Future of Womenswear Panel

Charles Beckwith reports on a panel discussion between Isaac Mizrahi, Ashley Olsen, and Washington Post fashion reporter Robin Givhan.

story and snapshot by Charles Beckwith

The evening of October 21st, I made the rare effort of journeying north of 23rd Street to attend a panel discussion hosted by Glamour Magazine at the 97th Street Y. Glamour editor in chief Cindi Leive served as moderator for the discussion, titled “The Future of Women’s Fashion,” and was joined on stage by veteran designer Isaac Mizrahi, new-ish designer Ashley Olsen, and Michelle Obama’s Pulitzer Prize-winning wardrobe stalker, Robin Givhan.

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I didn’t have a voice recorder with me, so I hope the quotations from my notes are accurate here.

I was surprised how articulate and on the ball Ashley Olsen seemed to be. As Bryan Boy noted previously, her luxury line, The Row, is really strong and defies some limits on what was previously available for young women to wear. She identified holes int he market and has targeted and seized them effectively. The price point is pretty high, but if you can afford it, these are really nice clothes she seems to be putting out, many of which seem to be missing links in young women’s closets. There is a cool YouTube video featuring one of the collections.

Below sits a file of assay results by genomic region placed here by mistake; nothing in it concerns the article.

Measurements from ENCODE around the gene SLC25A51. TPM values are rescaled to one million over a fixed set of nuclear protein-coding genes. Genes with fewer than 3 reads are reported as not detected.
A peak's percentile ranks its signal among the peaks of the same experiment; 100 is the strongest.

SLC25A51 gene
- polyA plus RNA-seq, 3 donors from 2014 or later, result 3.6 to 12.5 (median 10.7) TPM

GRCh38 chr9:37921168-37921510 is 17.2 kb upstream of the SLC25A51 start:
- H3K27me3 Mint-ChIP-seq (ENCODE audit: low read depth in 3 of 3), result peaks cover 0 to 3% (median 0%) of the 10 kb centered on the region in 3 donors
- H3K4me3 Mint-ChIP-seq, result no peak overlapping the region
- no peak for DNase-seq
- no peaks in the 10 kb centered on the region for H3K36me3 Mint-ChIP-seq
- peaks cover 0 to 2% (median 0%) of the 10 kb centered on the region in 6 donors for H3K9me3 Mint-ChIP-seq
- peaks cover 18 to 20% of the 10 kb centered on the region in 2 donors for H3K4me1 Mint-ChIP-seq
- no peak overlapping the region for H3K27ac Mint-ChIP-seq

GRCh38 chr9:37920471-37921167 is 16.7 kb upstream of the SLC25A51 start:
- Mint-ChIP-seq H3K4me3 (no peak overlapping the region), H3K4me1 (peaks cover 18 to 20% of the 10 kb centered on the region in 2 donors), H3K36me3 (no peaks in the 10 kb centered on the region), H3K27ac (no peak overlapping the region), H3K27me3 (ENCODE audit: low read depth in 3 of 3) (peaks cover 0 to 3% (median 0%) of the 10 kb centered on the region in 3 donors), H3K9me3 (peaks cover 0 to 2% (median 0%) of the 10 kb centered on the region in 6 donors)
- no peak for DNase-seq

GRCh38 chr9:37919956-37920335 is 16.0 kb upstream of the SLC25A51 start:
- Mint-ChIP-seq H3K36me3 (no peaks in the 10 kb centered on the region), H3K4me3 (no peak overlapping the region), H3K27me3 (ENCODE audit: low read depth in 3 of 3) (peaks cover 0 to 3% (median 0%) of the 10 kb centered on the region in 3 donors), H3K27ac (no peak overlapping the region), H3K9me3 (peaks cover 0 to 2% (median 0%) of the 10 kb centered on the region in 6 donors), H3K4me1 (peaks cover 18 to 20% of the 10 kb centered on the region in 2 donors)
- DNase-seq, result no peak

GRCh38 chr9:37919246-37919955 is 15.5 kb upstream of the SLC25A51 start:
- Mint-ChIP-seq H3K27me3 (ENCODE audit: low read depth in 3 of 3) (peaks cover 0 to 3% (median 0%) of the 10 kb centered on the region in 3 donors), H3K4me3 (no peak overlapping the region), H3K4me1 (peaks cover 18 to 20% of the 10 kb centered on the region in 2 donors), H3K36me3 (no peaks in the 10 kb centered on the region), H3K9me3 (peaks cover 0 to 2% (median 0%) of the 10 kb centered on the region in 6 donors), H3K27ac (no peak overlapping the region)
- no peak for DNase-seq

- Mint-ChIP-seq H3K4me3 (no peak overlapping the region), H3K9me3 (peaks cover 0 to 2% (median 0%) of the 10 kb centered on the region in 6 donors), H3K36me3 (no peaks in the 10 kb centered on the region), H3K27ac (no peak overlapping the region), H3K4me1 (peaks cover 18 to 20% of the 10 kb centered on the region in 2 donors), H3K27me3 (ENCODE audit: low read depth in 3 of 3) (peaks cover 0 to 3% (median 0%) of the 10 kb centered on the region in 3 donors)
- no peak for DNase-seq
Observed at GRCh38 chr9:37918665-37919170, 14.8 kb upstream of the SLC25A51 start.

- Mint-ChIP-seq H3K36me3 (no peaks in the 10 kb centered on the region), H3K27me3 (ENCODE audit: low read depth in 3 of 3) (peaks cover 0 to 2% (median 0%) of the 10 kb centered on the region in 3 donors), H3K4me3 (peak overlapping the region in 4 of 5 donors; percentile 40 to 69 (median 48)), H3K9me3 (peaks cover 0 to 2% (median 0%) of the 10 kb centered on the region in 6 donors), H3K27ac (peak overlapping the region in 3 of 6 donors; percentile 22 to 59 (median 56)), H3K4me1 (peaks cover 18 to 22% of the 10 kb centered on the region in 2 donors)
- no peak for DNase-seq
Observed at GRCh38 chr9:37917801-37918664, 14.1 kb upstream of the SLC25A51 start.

The first issue on the table for the panel was the economic downturn and its impact. Isaac seemed hopeful and said, “clothes will have my story again,” which we certainly saw during his Spring 2010 collection show at Mercedes- Benz Fashion Week in New York, back in September. Robin said she felt the industry was coasting on trends and sales, not value, and that everything has been skewed. She seems to think that the downturn has the potential to shake things up and bring quality back into consumers minds. Isaac followed that by saying that there are always people whose clothes don’t sell, even in the boom times. Throughout the evening Robin went off several times on activist tangents. This time it was about the evils of clinging to the idealized 5’10” size 2 woman who is 21, but looks 16. No one really had a response to that, it is a point most people in the industry concede and ignore, and Cindi ushered the discussion onward.

The next topic was designers producing multiple lines at staggered price points. Ashley Olsen said that she started out doing Mary Kate and Ashley for WalMart, but when given the choice after design school, she decided to go for a luxury brand (The Row). Isaac’s response was to say that a retail experience for clothes is like a produce department, where you have to keep pushing fresh products out, and fall/winter/spring/summer are no longer how the designers can think about their production lines, there are 12 potential delivery slots in the year now, and it’s a lot more complicated than most people seem to think. Ashley added that “for The Row, because it is a small company, I only do three deliveries a year” and that she is trying to add two more. They talked briefly about online and TV sales, which are rising in importance, and then Isaac mentioned that someone once told him that if he ever did a line for Target they would stop buying his clothes. He said he doesn’t think that person is a real customer, and the statement was “so totally undemocratic; that’s not me.”